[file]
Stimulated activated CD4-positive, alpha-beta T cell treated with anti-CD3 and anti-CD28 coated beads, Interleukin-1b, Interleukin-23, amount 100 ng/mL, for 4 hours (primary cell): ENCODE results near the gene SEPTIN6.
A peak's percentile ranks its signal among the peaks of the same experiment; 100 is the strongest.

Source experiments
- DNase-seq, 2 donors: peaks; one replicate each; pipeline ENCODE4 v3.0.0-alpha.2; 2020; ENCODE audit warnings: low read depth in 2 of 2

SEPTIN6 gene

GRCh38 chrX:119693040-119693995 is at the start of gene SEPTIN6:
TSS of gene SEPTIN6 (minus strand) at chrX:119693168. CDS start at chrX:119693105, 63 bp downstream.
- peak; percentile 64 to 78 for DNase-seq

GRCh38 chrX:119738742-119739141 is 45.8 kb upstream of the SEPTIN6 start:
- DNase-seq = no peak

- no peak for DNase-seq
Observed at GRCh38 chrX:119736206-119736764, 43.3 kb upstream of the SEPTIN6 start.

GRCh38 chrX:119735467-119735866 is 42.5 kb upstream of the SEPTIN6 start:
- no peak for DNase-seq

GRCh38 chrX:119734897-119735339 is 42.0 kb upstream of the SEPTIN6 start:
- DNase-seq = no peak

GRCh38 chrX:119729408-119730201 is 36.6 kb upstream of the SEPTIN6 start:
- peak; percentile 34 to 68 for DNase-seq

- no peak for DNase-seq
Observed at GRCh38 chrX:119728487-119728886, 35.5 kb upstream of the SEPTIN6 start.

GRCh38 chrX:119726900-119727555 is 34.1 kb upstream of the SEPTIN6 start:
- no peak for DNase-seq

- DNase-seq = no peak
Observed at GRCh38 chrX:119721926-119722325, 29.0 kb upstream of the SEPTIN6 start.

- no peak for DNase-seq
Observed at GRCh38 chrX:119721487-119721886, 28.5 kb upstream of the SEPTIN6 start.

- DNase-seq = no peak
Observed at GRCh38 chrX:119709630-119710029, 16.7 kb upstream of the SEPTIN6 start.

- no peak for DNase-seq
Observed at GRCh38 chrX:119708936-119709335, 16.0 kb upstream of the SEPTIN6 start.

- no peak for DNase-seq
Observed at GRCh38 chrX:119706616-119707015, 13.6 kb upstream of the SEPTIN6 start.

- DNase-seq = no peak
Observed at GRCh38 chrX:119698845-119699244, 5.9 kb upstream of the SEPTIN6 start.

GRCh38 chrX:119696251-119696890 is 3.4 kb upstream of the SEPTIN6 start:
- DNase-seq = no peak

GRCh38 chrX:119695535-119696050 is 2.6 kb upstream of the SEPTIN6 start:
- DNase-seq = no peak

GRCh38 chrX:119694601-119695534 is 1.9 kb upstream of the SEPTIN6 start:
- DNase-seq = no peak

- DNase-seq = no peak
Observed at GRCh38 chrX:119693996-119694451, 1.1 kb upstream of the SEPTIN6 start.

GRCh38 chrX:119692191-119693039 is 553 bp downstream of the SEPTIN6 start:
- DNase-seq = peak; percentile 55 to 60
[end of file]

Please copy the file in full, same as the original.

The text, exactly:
Stimulated activated CD4-positive, alpha-beta T cell treated with anti-CD3 and anti-CD28 coated beads, Interleukin-1b, Interleukin-23, amount 100 ng/mL, for 4 hours (primary cell): ENCODE results near the gene SEPTIN6.
A peak's percentile ranks its signal among the peaks of the same experiment; 100 is the strongest.

Source experiments
- DNase-seq, 2 donors: peaks; one replicate each; pipeline ENCODE4 v3.0.0-alpha.2; 2020; ENCODE audit warnings: low read depth in 2 of 2

SEPTIN6 gene

GRCh38 chrX:119693040-119693995 is at the start of gene SEPTIN6:
TSS of gene SEPTIN6 (minus strand) at chrX:119693168. CDS start at chrX:119693105, 63 bp downstream.
- peak; percentile 64 to 78 for DNase-seq

GRCh38 chrX:119738742-119739141 is 45.8 kb upstream of the SEPTIN6 start:
- DNase-seq = no peak

- no peak for DNase-seq
Observed at GRCh38 chrX:119736206-119736764, 43.3 kb upstream of the SEPTIN6 start.

GRCh38 chrX:119735467-119735866 is 42.5 kb upstream of the SEPTIN6 start:
- no peak for DNase-seq

GRCh38 chrX:119734897-119735339 is 42.0 kb upstream of the SEPTIN6 start:
- DNase-seq = no peak

GRCh38 chrX:119729408-119730201 is 36.6 kb upstream of the SEPTIN6 start:
- peak; percentile 34 to 68 for DNase-seq

- no peak for DNase-seq
Observed at GRCh38 chrX:119728487-119728886, 35.5 kb upstream of the SEPTIN6 start.

GRCh38 chrX:119726900-119727555 is 34.1 kb upstream of the SEPTIN6 start:
- no peak for DNase-seq

- DNase-seq = no peak
Observed at GRCh38 chrX:119721926-119722325, 29.0 kb upstream of the SEPTIN6 start.

- no peak for DNase-seq
Observed at GRCh38 chrX:119721487-119721886, 28.5 kb upstream of the SEPTIN6 start.

- DNase-seq = no peak
Observed at GRCh38 chrX:119709630-119710029, 16.7 kb upstream of the SEPTIN6 start.

- no peak for DNase-seq
Observed at GRCh38 chrX:119708936-119709335, 16.0 kb upstream of the SEPTIN6 start.

- no peak for DNase-seq
Observed at GRCh38 chrX:119706616-119707015, 13.6 kb upstream of the SEPTIN6 start.

- DNase-seq = no peak
Observed at GRCh38 chrX:119698845-119699244, 5.9 kb upstream of the SEPTIN6 start.

GRCh38 chrX:119696251-119696890 is 3.4 kb upstream of the SEPTIN6 start:
- DNase-seq = no peak

GRCh38 chrX:119695535-119696050 is 2.6 kb upstream of the SEPTIN6 start:
- DNase-seq = no peak

GRCh38 chrX:119694601-119695534 is 1.9 kb upstream of the SEPTIN6 start:
- DNase-seq = no peak

- DNase-seq = no peak
Observed at GRCh38 chrX:119693996-119694451, 1.1 kb upstream of the SEPTIN6 start.

GRCh38 chrX:119692191-119693039 is 553 bp downstream of the SEPTIN6 start:
- DNase-seq = peak; percentile 55 to 60